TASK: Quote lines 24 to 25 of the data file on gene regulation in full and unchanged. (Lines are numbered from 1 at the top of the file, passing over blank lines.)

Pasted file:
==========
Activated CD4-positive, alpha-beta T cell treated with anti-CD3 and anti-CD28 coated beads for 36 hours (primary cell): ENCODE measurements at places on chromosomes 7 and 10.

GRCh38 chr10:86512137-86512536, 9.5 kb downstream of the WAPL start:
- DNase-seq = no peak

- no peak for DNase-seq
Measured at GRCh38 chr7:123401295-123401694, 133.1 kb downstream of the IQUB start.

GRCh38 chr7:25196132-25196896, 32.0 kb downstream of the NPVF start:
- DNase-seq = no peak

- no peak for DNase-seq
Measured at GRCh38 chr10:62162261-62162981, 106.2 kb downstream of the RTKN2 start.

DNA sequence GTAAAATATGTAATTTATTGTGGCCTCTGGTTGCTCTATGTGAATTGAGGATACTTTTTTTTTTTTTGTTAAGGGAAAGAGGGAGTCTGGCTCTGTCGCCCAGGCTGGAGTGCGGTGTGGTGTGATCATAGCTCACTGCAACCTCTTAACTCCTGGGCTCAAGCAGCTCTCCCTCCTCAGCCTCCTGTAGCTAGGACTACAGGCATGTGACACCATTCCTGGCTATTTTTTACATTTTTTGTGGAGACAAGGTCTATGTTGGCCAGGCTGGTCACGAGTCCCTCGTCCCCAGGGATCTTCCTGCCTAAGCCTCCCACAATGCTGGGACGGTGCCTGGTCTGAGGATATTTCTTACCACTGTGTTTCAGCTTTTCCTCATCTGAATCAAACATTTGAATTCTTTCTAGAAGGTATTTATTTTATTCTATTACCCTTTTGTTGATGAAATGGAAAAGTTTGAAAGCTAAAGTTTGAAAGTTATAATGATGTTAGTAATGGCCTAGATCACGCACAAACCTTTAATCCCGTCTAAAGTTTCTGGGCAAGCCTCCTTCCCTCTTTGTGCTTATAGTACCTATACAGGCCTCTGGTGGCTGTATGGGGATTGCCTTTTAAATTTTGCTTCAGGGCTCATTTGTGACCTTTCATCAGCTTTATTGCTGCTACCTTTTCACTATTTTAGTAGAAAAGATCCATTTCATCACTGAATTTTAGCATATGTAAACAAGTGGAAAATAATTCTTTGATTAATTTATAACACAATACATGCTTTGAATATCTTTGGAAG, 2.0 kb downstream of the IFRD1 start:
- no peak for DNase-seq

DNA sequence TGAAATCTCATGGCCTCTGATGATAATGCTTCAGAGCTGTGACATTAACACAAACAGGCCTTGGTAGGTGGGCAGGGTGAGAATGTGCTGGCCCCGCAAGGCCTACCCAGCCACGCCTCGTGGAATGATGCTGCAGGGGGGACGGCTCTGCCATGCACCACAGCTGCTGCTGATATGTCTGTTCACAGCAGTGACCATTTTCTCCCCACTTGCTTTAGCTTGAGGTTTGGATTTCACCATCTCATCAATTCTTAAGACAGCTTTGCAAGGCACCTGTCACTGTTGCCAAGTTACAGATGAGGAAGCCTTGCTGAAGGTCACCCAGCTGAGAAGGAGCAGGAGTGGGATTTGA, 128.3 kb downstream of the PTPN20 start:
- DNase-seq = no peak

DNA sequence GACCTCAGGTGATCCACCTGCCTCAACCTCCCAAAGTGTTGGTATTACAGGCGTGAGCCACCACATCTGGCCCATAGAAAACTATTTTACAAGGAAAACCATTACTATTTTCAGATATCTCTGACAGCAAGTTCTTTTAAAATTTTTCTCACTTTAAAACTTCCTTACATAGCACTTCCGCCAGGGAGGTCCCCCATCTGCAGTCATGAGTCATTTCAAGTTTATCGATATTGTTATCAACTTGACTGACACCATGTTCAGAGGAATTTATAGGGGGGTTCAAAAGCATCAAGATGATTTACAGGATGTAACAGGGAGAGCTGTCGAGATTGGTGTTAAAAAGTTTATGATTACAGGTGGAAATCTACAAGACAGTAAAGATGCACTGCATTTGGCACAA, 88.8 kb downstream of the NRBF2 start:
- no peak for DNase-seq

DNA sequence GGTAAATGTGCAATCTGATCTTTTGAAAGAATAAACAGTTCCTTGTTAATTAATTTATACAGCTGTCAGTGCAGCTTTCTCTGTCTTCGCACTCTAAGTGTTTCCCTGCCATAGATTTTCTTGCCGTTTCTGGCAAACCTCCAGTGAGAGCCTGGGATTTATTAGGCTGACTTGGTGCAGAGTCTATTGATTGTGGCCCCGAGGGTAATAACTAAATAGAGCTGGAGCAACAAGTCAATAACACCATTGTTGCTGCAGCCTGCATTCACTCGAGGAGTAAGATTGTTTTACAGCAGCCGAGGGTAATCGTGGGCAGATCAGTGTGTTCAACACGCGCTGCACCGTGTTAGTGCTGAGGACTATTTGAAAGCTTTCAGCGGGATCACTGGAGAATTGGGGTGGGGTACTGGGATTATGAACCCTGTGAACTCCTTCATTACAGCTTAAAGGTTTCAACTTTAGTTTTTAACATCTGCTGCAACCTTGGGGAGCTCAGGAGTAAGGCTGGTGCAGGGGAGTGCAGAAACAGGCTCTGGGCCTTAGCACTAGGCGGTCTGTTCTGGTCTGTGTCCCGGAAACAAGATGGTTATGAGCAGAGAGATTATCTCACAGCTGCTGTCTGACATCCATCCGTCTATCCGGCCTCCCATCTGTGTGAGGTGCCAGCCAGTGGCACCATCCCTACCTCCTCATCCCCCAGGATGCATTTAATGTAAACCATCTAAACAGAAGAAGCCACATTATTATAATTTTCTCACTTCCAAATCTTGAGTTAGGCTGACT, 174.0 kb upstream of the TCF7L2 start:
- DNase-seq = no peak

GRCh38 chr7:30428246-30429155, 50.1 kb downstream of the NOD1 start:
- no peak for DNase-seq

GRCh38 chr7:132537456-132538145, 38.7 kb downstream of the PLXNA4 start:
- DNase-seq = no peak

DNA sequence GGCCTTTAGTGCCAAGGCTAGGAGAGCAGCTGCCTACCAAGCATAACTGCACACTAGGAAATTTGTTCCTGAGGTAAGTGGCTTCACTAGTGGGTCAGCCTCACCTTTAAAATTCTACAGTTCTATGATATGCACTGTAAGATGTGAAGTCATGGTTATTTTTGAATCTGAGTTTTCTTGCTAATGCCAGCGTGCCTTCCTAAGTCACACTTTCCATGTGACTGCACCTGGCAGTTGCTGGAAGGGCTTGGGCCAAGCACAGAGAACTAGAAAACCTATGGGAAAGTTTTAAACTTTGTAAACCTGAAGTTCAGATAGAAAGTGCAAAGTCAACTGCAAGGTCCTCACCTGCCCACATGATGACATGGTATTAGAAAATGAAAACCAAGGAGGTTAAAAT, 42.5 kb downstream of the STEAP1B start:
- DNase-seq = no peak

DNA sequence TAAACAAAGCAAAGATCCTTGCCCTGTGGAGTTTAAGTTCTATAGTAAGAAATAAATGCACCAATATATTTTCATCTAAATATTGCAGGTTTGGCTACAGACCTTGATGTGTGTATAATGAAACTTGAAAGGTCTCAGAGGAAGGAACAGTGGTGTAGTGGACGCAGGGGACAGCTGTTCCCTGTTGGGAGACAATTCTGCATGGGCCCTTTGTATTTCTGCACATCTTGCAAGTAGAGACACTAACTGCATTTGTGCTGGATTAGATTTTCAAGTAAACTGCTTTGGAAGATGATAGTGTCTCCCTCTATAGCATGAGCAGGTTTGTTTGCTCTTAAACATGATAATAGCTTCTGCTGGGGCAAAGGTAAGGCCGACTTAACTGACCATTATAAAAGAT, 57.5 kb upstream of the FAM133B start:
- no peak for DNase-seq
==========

DNA sequence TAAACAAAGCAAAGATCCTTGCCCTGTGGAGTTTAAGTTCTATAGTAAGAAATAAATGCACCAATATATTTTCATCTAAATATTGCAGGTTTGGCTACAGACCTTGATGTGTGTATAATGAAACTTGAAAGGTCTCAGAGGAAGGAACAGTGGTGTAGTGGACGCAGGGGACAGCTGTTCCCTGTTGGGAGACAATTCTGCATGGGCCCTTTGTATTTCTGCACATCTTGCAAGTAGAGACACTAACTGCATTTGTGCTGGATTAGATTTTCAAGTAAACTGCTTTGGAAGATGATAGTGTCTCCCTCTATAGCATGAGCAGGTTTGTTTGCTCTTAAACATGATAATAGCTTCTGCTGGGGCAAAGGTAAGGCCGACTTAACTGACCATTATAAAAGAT, 57.5 kb upstream of the FAM133B start:
- no peak for DNase-seq